Car Washes Are Getting Larger, Even Less Urban

 

 When I was a kid washing the car often meant getting the garden house out and washing the car on our driveway. Or it meant going to the self-serve car wash with individual stalls. You get your bills changed to quarters and when it’s your turn you’d pull into the …

Sunday Poll: Do You Plan To Vote In The Presidential Primary?

 

 Right now it’s hard to ignore Missouri’s neighbor to the north, Iowa. The Iowa Caucuses are the first in the nation to begin nominating presidential candidates. The Iowa caucus campaigns are closing in on their final days. Whether you’ll be a first-time caucus participant or you’ve been participating for decades, now’s …

St. Louis Board of Aldermen: New Board Bills Week 29 of 2019-2020 Session

 

 The St. Louis Board of Aldermen meet at 10am today, their 29th meeting of the 2019-2020 session. As previously noted, they have the first two meetings labeled as Week #1, so they list this as week/meeting 28. Today’s agenda includes five (5) new bills. B.B.#193 – Tyus – An ordinance repealing Ordinance …

Readers Split on Residency Requirement for Police

 

 The City of St. Louis has had an employee residency requirement for years now. The concept is simple, if you want to work for the city you need to live in the city. Their wages stay in the community and multiply as spent locally. It’s easier to understand a community …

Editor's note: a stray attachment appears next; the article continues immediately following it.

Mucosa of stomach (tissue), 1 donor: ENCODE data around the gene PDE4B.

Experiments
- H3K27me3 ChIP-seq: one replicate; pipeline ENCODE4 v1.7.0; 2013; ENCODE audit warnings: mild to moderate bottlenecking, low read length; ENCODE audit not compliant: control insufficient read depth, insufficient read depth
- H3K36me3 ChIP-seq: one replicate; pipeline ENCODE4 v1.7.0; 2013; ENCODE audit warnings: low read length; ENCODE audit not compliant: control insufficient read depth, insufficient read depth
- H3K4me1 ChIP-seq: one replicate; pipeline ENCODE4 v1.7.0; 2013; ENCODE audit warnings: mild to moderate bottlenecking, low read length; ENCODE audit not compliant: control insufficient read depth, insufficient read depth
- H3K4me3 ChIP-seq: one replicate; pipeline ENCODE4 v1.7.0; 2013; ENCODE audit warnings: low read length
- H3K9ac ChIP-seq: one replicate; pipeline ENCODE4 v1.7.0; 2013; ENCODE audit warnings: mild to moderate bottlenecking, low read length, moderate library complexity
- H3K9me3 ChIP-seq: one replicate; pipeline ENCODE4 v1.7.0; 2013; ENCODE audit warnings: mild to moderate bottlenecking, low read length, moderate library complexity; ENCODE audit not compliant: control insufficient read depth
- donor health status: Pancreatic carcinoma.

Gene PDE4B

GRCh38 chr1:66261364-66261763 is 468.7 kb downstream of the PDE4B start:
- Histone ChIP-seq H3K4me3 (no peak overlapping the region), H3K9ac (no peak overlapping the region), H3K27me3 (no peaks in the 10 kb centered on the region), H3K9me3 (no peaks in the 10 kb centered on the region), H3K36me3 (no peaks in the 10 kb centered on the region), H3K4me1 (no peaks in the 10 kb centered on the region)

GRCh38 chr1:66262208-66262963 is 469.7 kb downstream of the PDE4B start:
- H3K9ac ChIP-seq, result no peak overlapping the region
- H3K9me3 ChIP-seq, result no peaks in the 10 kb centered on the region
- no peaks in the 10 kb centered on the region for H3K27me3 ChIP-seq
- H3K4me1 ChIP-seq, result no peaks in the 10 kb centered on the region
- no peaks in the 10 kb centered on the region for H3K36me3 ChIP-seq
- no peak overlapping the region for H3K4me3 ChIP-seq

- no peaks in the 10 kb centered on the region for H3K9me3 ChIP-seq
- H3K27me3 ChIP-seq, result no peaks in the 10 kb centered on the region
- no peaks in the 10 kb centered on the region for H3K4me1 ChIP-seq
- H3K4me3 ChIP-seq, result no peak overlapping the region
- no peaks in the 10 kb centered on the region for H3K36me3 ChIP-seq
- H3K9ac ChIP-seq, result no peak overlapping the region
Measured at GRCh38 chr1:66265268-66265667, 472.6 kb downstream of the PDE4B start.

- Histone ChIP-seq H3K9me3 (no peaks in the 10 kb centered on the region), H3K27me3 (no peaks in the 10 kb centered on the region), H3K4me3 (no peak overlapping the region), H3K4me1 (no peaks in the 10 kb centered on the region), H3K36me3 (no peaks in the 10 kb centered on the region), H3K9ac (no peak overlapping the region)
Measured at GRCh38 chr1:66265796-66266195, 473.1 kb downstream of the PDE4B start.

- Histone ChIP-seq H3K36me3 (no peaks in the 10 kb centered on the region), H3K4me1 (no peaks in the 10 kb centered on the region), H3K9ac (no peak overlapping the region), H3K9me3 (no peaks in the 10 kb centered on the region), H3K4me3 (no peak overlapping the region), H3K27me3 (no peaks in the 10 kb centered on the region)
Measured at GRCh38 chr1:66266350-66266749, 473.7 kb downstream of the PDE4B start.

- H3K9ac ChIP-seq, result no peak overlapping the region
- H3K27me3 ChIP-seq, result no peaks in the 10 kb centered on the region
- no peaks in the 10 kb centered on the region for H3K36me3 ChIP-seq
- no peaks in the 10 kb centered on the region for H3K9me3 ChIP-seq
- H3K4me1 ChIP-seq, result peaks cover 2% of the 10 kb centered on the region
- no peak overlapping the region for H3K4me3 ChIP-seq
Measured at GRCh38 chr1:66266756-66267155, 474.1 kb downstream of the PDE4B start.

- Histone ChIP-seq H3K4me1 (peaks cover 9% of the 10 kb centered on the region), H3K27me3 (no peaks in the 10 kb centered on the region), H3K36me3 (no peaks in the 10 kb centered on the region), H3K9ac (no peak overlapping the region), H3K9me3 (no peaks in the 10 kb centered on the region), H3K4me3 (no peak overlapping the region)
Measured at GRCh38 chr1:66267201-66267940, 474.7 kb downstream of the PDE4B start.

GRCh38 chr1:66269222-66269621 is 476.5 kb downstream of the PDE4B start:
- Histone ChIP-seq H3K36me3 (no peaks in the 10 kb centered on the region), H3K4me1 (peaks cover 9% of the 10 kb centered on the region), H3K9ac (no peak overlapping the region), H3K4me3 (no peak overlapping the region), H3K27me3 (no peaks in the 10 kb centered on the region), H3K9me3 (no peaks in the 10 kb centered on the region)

Recent Articles:

Sunday Poll: Should St. Louis Police Continue To Be Required To Live In The City?

January 19, 2020 Featured, Sunday Poll Comments Off on Sunday Poll: Should St. Louis Police Continue To Be Required To Live In The City?
 
Please vote below

For the nearly 30 years I’ve lived in St. Louis all city employees must live within the city’s limits. This has included members of our police department.

This may change — for the police only.

“Right now, we have a clean bill,” Hicks said in a committee hearing on the proposal on Tuesday. “We have a good path through the House; we have a good path through the Senate right to the governor’s desk. He himself told me he’ll sign the bill if we can get it there the way it is written.”

Currently, St. Louis police officers must live inside city limits for at least seven years. This legislation would allow officers to live anywhere that is within a one-hour response time to their precinct.

Mayor Lyda Krewson and Police Chief John Hayden would like to see the requirements changed. They both believe this will help with retention and recruitment problems the city is experiencing. (St. Louis Public Radio)

Police residency is the subject of today’s poll.

This poll will close at 8pm tonight.

— Steve Patterson

St. Louis Board of Aldermen: New Board Bills Week 28 of 2019-2020 Session

January 17, 2020 Board of Aldermen, Featured Comments Off on St. Louis Board of Aldermen: New Board Bills Week 28 of 2019-2020 Session
 

The St. Louis Board of Aldermen meet at 10am today, their 28th meeting of the 2019-2020 session. As previously noted, they have the first two meetings labeled as Week #1, so they list this as week/meeting 27.

Today’s agenda includes two (2) new bills.